It doesn’t matter what sort of pundit Colm Cooper is. He’s Colm Cooper.
RTÉ’s announcement that the Gooch will join their football coverage for the championship summer was met with excitement in most places but it did raise a few eyebrows in some media circles just because the Kerry legend hasn’t done many interviews before, never mind TV or analysis work.
The debate raged on The GAA Hour about whether or not this was an “old fashioned” approach by the broadcaster to just hire a big name but, listen, sometimes your name is so big that it’s always a good idea.
If you were to draw a graph about which pundits the public would be happy to watch, they’d be judged on their name and, of course, on their actual ability to be a pundit.
If your name is so good, it doesn’t matter how much skill you have for the job, people will be interested to hear what you have to say and they will want to watch you – like Colm Cooper.
Likewise, if nobody even knows who you are, it doesn’t really matter so long as you know what you’re talking about and you’re illuminating things in the game that are of real value and interest for those watching at home.
Sky Sports fall into the trap all the time of going after a name but the name is never big enough to be deemed as ‘acceptable’. Who really gives a shit about what Chris Kirkland has to say? If he was actually a good pundit, it would be a different matter but he’s not so they’re relying on his name but his name does not have enough clout.
Pat Spillane is a footballing legend but he hasn’t played for Kerry in 26 years and overexposure has lessened the effect of his presence. He’s probably borderline of what the public want to watch but, right now, but Colm Cooper’s name will have everyone tuning in.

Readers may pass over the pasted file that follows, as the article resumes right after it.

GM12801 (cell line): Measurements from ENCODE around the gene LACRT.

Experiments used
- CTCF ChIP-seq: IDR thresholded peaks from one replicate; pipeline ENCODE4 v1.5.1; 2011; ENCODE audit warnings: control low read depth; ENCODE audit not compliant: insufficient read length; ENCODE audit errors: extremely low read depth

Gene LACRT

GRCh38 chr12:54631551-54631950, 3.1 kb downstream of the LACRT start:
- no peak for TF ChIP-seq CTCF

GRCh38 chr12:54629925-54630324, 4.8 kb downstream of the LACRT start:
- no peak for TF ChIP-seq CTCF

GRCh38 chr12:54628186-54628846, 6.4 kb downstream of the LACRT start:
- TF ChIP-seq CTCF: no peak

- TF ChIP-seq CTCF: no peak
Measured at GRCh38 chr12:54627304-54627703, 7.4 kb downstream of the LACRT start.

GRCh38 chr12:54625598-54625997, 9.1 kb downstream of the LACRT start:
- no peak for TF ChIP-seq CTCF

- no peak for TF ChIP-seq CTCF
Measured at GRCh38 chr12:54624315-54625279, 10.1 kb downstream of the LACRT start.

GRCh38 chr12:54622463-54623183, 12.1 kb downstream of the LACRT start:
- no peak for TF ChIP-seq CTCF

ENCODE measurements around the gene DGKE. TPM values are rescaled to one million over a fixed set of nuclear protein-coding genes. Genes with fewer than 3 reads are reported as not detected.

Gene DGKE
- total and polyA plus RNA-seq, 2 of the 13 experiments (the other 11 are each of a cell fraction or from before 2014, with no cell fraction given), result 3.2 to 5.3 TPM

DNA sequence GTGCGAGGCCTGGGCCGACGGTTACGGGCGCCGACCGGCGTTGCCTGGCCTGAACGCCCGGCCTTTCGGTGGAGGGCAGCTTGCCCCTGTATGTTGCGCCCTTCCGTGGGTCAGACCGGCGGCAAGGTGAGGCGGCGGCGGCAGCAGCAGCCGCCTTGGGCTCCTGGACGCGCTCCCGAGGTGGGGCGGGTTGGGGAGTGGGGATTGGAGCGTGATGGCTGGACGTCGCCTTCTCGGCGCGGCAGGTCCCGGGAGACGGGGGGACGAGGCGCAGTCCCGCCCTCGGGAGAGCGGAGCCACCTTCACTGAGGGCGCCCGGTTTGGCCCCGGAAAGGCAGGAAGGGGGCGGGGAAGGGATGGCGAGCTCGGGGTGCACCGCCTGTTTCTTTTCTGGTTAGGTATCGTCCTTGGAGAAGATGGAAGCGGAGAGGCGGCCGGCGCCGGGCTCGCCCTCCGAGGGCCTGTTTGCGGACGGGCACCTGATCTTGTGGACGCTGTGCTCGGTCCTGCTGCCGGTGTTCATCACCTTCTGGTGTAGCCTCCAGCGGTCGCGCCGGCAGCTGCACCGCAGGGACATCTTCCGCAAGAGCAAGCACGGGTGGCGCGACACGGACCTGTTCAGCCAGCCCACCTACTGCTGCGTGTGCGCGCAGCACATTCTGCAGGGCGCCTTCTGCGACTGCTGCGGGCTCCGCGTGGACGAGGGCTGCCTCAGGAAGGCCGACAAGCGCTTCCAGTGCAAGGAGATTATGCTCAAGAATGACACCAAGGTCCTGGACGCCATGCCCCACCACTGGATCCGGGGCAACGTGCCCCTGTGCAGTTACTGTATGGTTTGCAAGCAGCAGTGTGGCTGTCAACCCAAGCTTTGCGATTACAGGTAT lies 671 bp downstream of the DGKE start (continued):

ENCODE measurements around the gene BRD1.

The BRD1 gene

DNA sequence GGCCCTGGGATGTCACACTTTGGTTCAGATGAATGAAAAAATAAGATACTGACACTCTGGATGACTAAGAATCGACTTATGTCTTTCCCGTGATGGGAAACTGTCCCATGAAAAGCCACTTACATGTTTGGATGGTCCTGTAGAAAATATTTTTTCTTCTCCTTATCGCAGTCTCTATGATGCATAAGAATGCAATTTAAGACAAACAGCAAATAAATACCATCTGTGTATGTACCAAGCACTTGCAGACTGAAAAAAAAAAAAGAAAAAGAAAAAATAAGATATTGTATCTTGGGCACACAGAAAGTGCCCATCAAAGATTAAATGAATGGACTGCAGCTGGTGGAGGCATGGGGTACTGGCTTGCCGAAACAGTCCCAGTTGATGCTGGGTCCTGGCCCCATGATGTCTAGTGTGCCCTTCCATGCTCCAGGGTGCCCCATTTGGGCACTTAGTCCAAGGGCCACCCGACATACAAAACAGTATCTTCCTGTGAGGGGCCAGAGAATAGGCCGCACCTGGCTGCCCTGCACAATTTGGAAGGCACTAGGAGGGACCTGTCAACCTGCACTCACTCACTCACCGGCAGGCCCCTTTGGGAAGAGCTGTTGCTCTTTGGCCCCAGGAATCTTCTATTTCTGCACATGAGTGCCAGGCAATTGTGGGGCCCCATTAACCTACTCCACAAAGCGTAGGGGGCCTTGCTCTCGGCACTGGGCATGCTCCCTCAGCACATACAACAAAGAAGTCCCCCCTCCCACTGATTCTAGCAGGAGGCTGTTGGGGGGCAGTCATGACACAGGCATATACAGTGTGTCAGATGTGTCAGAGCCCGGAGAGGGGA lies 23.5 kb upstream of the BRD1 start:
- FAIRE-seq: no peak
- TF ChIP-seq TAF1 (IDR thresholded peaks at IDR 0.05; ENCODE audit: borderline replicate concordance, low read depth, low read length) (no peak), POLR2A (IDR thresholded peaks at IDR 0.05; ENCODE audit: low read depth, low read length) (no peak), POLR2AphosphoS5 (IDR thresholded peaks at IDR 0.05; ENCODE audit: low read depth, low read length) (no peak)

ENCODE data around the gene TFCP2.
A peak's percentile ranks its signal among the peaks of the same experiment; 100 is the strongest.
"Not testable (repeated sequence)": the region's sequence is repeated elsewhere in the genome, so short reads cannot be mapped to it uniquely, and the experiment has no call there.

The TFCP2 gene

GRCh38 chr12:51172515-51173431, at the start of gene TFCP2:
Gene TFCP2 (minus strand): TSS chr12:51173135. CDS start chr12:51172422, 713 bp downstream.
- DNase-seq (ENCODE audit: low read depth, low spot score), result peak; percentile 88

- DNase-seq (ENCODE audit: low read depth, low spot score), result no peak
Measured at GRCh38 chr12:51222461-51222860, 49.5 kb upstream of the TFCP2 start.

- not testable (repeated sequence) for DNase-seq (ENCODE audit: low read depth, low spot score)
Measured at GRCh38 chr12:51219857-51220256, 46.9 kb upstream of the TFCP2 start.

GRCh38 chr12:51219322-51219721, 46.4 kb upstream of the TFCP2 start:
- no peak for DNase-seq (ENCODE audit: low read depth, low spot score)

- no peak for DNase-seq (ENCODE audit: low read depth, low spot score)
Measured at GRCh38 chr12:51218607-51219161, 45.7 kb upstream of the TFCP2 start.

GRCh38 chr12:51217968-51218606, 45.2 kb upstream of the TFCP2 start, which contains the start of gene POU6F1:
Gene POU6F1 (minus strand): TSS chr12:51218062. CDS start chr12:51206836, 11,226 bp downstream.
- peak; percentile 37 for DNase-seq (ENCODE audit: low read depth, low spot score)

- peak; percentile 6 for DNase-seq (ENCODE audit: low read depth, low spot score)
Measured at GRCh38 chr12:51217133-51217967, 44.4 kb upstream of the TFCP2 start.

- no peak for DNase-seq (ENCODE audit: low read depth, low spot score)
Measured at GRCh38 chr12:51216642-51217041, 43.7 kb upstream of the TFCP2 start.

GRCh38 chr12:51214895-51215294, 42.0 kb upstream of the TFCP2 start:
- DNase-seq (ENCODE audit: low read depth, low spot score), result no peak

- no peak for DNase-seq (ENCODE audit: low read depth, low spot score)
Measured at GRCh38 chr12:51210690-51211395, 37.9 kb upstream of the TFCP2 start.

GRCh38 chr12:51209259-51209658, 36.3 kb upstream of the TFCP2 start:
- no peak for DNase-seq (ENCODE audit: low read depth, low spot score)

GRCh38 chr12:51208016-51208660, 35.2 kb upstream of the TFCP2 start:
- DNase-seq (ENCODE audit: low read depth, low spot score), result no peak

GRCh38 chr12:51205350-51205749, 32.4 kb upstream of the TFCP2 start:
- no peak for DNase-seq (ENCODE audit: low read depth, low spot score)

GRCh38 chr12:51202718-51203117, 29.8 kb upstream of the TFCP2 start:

And Steven McDonnell has a very interesting theory for what could be lined up for him in the wake of Joe Brolly daring to say that he wasn’t the greatest of all time.
“Could it be coming off the back of Joe Brolly’s comments against him?” the Armagh legend suggested on The GAA Hour.
“Maybe RTÉ are trying to spice things up a bit and put them on a show together.”
There are certainly too few shows nowadays in any sport in any country that just pits two guys together to debate it out.
The one example we always harp back to is 1974 when Yorkshire Television pitted Brian Clough and Don Revie together to have it out in front of the cameras. We do nothing like that – we don’t even let the pundits get into it.
Instead, everything is just moved on expediently – segment after segment, ad break after ad break.
Colm Parkinson was skeptical of how fair that challenge would be though, Cooper and Brolly sitting down together.
“Throwing Gooch onto a live TV show against Brolly would be just like throwing a lamb to the slaughter. That’s completely unfair.”
And Wooly continued, questioning the overall decision.
“I was surprised when I heard Gooch was going into punditry only because he did a show with us last year and he had no enthusiasm for talking about football!” he explained.
“We did a warm-up show in the AIB centre and it was more analytical, talking about Cluxton’s kickouts and stuff like that and Gooch was bored to tears. Then, when we went to the Sugar Club, he really opened up because it was more about chatting about preparation for the All-Ireland finals, more fun stuff.
“I started thinking, on what basis is RTÉ hiring him? It’s through no evidence of being an outspoken person – they’re purely throwing money at him just because he’s the Gooch and he’s a legend. What kind of a business model is that?”
Cian Ward, however, can see where they’re coming from.
“It’ll work in the short term because everybody will be interested in what Gooch has to say,” the Meath man said.
“He never did many interviews during his playing career so everybody’s interested to hear, ‘what sort of stuff is he going to see?’
“Obviously he can see the game in a certain way, he’s a very player who picked up pockets of spaces so if he could give a small bit of insight, he could educate people. That’s the capacity he has.”
Listen to the full debate from 6.50 below.